Tony – any chance you’ve tested a wedge and seen exactly when spin depreciates? You mentioned my rule of thumb: when the grip is gone, so are the grooves; but what is the ratio? 1000 swings = 10% spin loss? That would be a test that I’d love to see! As we’re not swing robots, are we good enough to measure spin loss and say definitively, “that was the club, and not how I delivered the club”?

      Reply

      Burt A

      2 years ago

      You mention that the type of swing is defining the bounce of the wedge.
      If i get fittet indoor on the trackman. Which attack angle with a 54 degree wedge would you judge as flat or step. Eg.: can you say between for example between x and y attack angle it should be a low bounce wedge and between y and z it should be a high bounce wege? (I think ping did it once like that). Thanks for feedback.

      Reply

      WYBob

      2 years ago

      Tony: Thanks for your insights regarding wedges. One thing not mentioned is if there is an advantage to wedge-specific shafts (i.e KBS Hi-Rev, KBS 610, Dynamic Gold Tour Wedge, etc.)? Are there any disadvantages?

      Reply

      E L Garza

      2 years ago

      Good question, like to hear something about how shafts affect wedges.

      Reply

      Rich

      2 years ago

      Excellent question on wedge shafts. Don’t see much discussion on them outside getting fitted.

      Reply

      MarkM

      2 years ago

      Good article Tony!
      I’ve played with a 60° since Tom Kite started doing it in the 80s and they became available to the masses (a Ping Master Model 60 from Japan was my favorite for the LONGEST time). I played with just a PW & SW before that & the 60° was a huge leap in my game. Later came the gap wedge WooHoo! Using the clock method, per TK & Pelz, gives me 16 different stock options (1/4, 1/2, 3/4 & full) inside 135 yards. I get all the trajectories & distances I need. You’d have to pry my 60° from my cold, dead fingers! ;)

      Reply

      J. Colin Forrester

      2 years ago

      Are groove sharpeners useful and helpful….I have a collection of wedges…dozen or so…..just switched to Vokey… Callaway, Hogan, no Clevelands for many years.

      Reply

      Marc Renaud

      8 months ago

      Good question !!

      Reply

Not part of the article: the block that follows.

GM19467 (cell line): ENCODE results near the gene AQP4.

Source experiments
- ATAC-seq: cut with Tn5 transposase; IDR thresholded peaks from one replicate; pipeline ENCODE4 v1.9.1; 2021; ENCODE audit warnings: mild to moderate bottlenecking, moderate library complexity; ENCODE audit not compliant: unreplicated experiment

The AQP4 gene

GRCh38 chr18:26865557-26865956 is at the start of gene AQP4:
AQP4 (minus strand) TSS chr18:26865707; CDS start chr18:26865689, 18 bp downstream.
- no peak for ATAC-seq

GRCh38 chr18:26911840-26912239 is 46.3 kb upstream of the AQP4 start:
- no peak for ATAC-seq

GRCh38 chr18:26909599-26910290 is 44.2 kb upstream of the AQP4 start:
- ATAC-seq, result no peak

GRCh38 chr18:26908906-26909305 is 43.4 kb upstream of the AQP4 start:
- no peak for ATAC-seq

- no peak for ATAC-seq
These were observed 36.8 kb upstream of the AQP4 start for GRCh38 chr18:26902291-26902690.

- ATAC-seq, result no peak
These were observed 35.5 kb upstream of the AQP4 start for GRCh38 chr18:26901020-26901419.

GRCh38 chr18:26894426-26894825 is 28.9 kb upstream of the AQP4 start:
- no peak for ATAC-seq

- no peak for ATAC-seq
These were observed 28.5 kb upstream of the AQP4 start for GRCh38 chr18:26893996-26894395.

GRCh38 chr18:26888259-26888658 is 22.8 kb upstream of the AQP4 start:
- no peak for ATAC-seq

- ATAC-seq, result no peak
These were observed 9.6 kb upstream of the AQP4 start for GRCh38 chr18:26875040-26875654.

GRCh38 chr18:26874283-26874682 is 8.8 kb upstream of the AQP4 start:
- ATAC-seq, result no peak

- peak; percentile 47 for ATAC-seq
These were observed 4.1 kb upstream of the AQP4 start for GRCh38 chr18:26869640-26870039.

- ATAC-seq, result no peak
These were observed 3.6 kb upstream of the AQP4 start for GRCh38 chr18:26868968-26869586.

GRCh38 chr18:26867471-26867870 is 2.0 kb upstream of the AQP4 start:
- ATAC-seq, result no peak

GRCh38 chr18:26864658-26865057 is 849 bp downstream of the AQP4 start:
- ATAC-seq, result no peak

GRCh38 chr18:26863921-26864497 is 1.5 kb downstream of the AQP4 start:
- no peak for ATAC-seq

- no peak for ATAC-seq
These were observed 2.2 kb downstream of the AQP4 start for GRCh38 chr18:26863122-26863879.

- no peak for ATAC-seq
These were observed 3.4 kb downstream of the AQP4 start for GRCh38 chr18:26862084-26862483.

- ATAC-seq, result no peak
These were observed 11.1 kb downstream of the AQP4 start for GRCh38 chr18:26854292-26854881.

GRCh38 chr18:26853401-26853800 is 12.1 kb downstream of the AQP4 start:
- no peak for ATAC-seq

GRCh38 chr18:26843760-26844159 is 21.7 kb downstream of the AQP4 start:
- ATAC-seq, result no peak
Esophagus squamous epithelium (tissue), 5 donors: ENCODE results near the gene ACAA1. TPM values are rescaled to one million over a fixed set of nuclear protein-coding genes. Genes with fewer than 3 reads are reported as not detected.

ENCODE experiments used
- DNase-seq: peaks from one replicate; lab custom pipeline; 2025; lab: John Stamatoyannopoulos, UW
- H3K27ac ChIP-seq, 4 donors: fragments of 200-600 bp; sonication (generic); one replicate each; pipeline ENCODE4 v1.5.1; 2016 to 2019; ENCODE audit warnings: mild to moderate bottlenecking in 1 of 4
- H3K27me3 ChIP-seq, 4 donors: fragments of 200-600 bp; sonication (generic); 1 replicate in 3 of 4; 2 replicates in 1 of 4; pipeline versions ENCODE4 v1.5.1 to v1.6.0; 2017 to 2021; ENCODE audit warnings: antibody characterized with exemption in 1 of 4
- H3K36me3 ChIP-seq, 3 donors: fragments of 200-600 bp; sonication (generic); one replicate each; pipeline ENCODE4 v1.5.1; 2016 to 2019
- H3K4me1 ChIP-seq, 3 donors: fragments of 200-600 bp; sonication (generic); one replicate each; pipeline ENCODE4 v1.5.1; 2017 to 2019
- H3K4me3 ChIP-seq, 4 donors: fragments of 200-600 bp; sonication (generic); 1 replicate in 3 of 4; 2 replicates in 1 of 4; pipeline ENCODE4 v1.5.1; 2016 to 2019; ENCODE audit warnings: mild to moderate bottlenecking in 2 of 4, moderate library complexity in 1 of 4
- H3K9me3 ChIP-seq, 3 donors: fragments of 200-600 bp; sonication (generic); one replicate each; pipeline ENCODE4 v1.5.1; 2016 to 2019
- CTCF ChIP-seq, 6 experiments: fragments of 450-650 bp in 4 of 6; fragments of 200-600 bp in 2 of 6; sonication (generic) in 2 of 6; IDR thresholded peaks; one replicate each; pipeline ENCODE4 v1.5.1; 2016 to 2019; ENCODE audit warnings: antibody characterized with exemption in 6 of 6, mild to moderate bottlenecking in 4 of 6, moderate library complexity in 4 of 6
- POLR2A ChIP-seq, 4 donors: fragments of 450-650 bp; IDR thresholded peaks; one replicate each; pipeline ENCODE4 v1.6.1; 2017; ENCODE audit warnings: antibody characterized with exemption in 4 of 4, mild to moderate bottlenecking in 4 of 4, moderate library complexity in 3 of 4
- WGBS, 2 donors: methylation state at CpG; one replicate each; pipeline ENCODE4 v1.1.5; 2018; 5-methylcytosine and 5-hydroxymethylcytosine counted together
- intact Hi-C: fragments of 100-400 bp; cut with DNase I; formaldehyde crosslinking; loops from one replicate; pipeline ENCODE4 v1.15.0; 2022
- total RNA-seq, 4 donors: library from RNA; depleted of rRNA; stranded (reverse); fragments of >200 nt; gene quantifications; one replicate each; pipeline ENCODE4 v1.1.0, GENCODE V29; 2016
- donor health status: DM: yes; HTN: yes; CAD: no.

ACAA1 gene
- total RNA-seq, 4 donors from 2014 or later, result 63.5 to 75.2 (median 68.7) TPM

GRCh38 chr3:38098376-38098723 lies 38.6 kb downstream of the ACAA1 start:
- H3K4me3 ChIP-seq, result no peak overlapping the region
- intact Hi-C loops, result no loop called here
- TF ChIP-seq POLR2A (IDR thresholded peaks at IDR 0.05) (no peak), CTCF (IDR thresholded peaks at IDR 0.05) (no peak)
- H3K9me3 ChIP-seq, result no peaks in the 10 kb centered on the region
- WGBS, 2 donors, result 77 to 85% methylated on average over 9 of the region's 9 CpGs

Steve S

      2 years ago

      I’ve been on and off on carrying a lob wedge. I’m not carrying one now because I added a 2 hybrid to the bag. Seem to use it more than I used the lob wedge since I lost some distance over the years. As far as replacing my wedges I’m leaning towards getting them “regrooved” by Golfworks. It’s a heck of a lot cheaper than spending the bucks that it’ll cost you for a new Vokey or Cleveland.

      Reply

      Jacques Netby

      2 years ago

      I find the advice regarding when to replace wedges frustrating because it is so vague that it is of little help. And, of course, when I go into a golf store and ask a sales person, they will rub their thumb up and down the club face, look up at the ceiling as if they were somehow communicating with the wedge gods, and then invariably say “Yeah, you need to change these.”
      Instead of sending off perfectly good pieces of steel to landfill sites, whih seems like such a waste, why hasn’t anyone come up with a groove sharpener that can improve your grooves without making them illegal.?

      Reply

      Dave Tutelman

      2 years ago

      Good article! Thanks, Tony.

      Reply

      Bagger Vince

      2 years ago

      A Mr. Tutleman sighting!!

      Legend

      Thanks for all the knowledge over the years!

      Reply

      john a Smith

      2 years ago

      Do you see any merit to the theory that full face wedges perform better in wet conditions since the water “drains” as opposed to sitting in the groves or possibly building up where the grove ends and meets the solid metal in the face??

      Reply